The new ‘Rick and Morty’ virtual reality game is out now

Screengrab via AdultSwim/YouTube

Finally, you can (virtually) hold a Plumbus!

While Rick and Morty fans were busy pining after McDonald’s Szechuan sauce, the internet’s favorite weird cartoon was brewing something much bigger: its virtual reality debut.

Adult Swim and Owlchemy Labs just released Rick and Morty: Virtual Rick-ality. The game is a fast-paced, immersive VR experience that lets players step directly into the strange and goofy world of the show and interact with the characters and scenes they already know so well. Developed by Adult Swim Games in collaboration with Owlchemy Labs, a creative VR studio based in Austin, Texas, the game is available for purchase starting (very appropriately and not surprisingly) on 4/20.

https://twitter.com/RasComVR/status/854151670401564672

Using a room-scale VR headset, users can enter the Smith household as a clone of Morty. By following a series of cryptic directions from the 3D version of Rick, the game lets you rummage through all the nooks and crannies of Rick’s garage, stepping through various portals to alternate worlds and solving puzzles along the way.

According to Owlchemy Labs Studio Director Cy Wise, the best part about VR is the feeling of living alongside larger-than-life characters.

“It’s like living the dream,” Wise says. “Being able to hang out with your favorite characters in your favorite show is incredible. And for people who aren’t already fans, we have an incredibly accessible and intuitive VR experience.”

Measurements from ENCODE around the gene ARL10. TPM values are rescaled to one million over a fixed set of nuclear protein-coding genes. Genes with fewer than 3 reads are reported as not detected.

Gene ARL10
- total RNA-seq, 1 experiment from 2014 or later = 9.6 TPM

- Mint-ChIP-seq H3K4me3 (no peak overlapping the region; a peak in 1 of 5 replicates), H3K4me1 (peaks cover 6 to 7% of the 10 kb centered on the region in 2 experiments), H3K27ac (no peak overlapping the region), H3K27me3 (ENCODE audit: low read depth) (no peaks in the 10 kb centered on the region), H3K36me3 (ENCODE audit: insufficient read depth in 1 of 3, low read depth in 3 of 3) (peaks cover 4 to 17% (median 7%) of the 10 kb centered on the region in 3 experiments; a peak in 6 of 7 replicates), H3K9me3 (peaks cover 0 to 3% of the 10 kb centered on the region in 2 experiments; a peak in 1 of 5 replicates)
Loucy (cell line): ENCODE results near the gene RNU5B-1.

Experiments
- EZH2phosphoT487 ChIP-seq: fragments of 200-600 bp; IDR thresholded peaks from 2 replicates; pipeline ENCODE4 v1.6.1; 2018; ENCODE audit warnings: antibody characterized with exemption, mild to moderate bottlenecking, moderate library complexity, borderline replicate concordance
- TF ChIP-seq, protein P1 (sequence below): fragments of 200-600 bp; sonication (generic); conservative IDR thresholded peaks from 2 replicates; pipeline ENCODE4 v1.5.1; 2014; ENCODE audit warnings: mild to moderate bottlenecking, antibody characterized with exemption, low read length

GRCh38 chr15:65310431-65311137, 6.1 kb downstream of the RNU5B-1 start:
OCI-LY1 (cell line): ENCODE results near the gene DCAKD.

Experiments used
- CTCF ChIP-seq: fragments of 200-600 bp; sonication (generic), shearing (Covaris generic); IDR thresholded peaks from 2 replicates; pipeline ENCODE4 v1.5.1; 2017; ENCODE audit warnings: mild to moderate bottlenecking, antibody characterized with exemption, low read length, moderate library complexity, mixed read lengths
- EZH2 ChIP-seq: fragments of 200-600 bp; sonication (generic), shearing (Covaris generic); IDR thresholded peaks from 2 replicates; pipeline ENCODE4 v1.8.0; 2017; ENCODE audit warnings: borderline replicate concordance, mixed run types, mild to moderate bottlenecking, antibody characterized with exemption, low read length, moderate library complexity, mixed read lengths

Still, translating a 2D cartoon into 3D real life isn’t without its challenges. Especially with a cartoon based in sci-fi like Rick and Morty, which relies on characters that push the boundaries of reality in every episode.

“Things that work on a flat screen feel unnatural in VR, so we had to solve for those problems,” Wise says. “For example, in 2D you can break some rules about the human body, such as over-exaggerated expressions, but it can feel weird and creepy at times when done in VR when the character is standing right in front of you.”

Aside from living out fan fantasies—or weird nightmares—and interacting directly with characters, the game lets fans interact naturally with their hands in a world they’re already so familiar with. Users can touch, prod, smash and throw objects, even iconic items like the plumbus.

For Owlchemy developers, the goal was to work collaboratively alongside Adult Swim animators to keep their original visions in line with the VR experience. This meant analyzing character sheets, notes, design philosophies, and movements to keep characterization consistent.

Even for someone who isn’t already a fan, Wise hopes that the game will still translate to be as universally appealing as the show.

“Part of the reason Rick and Morty is so hilarious is it taps into the cultural zeitgeist of all these broadly understood tropes from ’90s cult sci-fi media,” Wise says. “Much of the humor of the show still translates, even if someone doesn’t know the nuances.”

The game is available for purchase starting today on both HTC Vive and Oculus Rift headsets. Now we just have to wait for the invention of a VR sensor for taste to bring that Szechuan sauce a little closer to reality.

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